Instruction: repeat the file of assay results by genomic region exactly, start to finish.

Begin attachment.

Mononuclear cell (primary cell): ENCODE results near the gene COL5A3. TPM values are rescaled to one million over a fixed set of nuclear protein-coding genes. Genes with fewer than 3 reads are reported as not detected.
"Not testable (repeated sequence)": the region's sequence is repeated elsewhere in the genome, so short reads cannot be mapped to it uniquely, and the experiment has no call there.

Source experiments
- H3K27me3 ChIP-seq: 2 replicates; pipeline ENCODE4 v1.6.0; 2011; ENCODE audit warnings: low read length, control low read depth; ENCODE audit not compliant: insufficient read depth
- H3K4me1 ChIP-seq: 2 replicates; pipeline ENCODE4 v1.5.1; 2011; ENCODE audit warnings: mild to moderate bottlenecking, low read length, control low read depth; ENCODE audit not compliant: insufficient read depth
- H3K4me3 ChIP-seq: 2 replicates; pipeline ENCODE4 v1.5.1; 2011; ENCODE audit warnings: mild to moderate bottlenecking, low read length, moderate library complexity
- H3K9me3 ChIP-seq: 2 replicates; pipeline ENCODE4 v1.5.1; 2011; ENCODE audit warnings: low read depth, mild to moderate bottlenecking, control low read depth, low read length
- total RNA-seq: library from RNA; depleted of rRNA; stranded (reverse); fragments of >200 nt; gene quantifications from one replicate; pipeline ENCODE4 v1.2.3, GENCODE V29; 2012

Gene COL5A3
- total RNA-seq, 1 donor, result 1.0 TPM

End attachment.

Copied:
Mononuclear cell (primary cell): ENCODE results near the gene COL5A3. TPM values are rescaled to one million over a fixed set of nuclear protein-coding genes. Genes with fewer than 3 reads are reported as not detected.
"Not testable (repeated sequence)": the region's sequence is repeated elsewhere in the genome, so short reads cannot be mapped to it uniquely, and the experiment has no call there.

Source experiments
- H3K27me3 ChIP-seq: 2 replicates; pipeline ENCODE4 v1.6.0; 2011; ENCODE audit warnings: low read length, control low read depth; ENCODE audit not compliant: insufficient read depth
- H3K4me1 ChIP-seq: 2 replicates; pipeline ENCODE4 v1.5.1; 2011; ENCODE audit warnings: mild to moderate bottlenecking, low read length, control low read depth; ENCODE audit not compliant: insufficient read depth
- H3K4me3 ChIP-seq: 2 replicates; pipeline ENCODE4 v1.5.1; 2011; ENCODE audit warnings: mild to moderate bottlenecking, low read length, moderate library complexity
- H3K9me3 ChIP-seq: 2 replicates; pipeline ENCODE4 v1.5.1; 2011; ENCODE audit warnings: low read depth, mild to moderate bottlenecking, control low read depth, low read length
- total RNA-seq: library from RNA; depleted of rRNA; stranded (reverse); fragments of >200 nt; gene quantifications from one replicate; pipeline ENCODE4 v1.2.3, GENCODE V29; 2012

Gene COL5A3
- total RNA-seq, 1 donor, result 1.0 TPM